After cresting the ridge, the trail is very defined and loses some elevation as it drops back to upper Mortero Canyon. From this point, I do not recall a lot of braiding or confusing side trails. It is a pretty straight forward hike across rolling terrain to upper Goat Canyon. Enjoy the scenery, the views to the east when they are there, and look for sheep. I wasn't even trying when I spotted to Ewes on the ridge above. Well, I saw 1, there were 2 in the picture.
Descending to Goat Canyon starts easy enough, and has only small areas of boulders to get around. This is once again cairned for route finding. The situation changes as you get further down and the canyon steepens. Remember that this is a pretty popular route, so it should be doable. Some parts do constitute technical hiking or scrambling, but not climbing, in my opinion. Early on there are no views of the railroad, then distant views of the tracks come in to view. Eventually, once pretty far down canyon and nearly to the trestle, you catch your first glimpse of it. Confirmation that you are on the correct path to some destination, after all! The final descent is steep and may be challenging, but it is marked by cairns and slow travel with the idea that someone else came before you should keep you on safe terrain. Once into the boulders, things begin to let up, you soon level out, and then you pretty much just walk over to the railroad.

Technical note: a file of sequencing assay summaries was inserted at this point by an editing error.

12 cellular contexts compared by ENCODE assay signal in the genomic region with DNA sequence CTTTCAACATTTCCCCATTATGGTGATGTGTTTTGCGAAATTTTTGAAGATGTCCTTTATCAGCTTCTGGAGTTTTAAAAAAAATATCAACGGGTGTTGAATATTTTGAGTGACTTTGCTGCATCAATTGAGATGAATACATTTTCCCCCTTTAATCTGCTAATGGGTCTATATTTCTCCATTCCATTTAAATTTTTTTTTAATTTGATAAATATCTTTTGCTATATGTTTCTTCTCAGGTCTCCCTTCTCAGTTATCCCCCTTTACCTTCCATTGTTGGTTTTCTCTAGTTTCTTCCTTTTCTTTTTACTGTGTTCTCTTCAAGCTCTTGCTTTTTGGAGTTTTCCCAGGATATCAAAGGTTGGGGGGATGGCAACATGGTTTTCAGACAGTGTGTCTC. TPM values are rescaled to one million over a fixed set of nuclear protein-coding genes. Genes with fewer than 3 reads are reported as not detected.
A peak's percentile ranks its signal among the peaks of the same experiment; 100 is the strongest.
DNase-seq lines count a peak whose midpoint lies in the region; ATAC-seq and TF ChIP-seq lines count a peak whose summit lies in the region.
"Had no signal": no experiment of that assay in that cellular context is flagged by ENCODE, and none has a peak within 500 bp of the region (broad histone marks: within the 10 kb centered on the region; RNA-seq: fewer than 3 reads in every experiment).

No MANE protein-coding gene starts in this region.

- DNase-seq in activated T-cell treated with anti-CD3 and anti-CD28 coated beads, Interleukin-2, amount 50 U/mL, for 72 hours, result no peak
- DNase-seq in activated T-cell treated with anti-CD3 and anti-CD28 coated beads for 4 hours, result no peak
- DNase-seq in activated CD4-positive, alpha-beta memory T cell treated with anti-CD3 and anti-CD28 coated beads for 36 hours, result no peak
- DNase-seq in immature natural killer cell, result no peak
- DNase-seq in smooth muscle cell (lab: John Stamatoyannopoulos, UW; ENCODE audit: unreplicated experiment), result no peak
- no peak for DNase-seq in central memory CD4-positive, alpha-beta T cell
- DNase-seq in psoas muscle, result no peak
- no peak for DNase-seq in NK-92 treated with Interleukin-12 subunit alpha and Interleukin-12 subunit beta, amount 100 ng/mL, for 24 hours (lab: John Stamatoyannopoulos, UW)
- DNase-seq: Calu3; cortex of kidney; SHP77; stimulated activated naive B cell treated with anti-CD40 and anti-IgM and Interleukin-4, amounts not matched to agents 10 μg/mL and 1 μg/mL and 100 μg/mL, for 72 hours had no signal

At present, it is not recommended to return via the railroad, as that is appearantly illegal, despite being owned by the City of Sand Diego (from what I found on March 16, 2017). With the current rock falls over the railroad near the trestle, no trains will be coming through any time soon. Hike around the nearby tunnels, over the trestle, maybe go down canyon and explore what appeared to be water flowing in Goat Canyon after the wet winter of 2017, and then return the way you came. If you are backpacking, you probably want to stay nearby.
More on Option 2.
Keeping in mind that I recommend option 1, some may take option 2. I went out on option 1, but knowingly broke my rule of returning the way I came and descended through option 2, simply because I wanted to see the Mortero Palms. I knew it was a route, after all there were ample foot prints in the gravel on the bottom of the wash, but I could have gotten into trouble. This is because above the palms, a few sections of the route were very hard for me to locate, or I just got completely off route in the rapidly waning daylight, and I ended up scrambling down some rather large boulders. Being alone, a fall here would have been deadly. It could simply be that I didn't pay attention and was way off route, but I greatly preferred the trail conditions of option 1. If you still want to see the palms, it is probably better to head to them, visit the main groves, and then return to option 1, either before or after your primary hike to the trestle.
WARNING! Hiking and outdoor related sports can be dangerous. Be responsible and prepare for the trip. Study the area you are entering and plan accordingly. Dress for the current and unexpected weather changes. Take plenty of water. Never go alone. Make an itinerary with your plan(s), route(s), destination(s) and expected return time. Give your itinerary to trusted family and/or friends.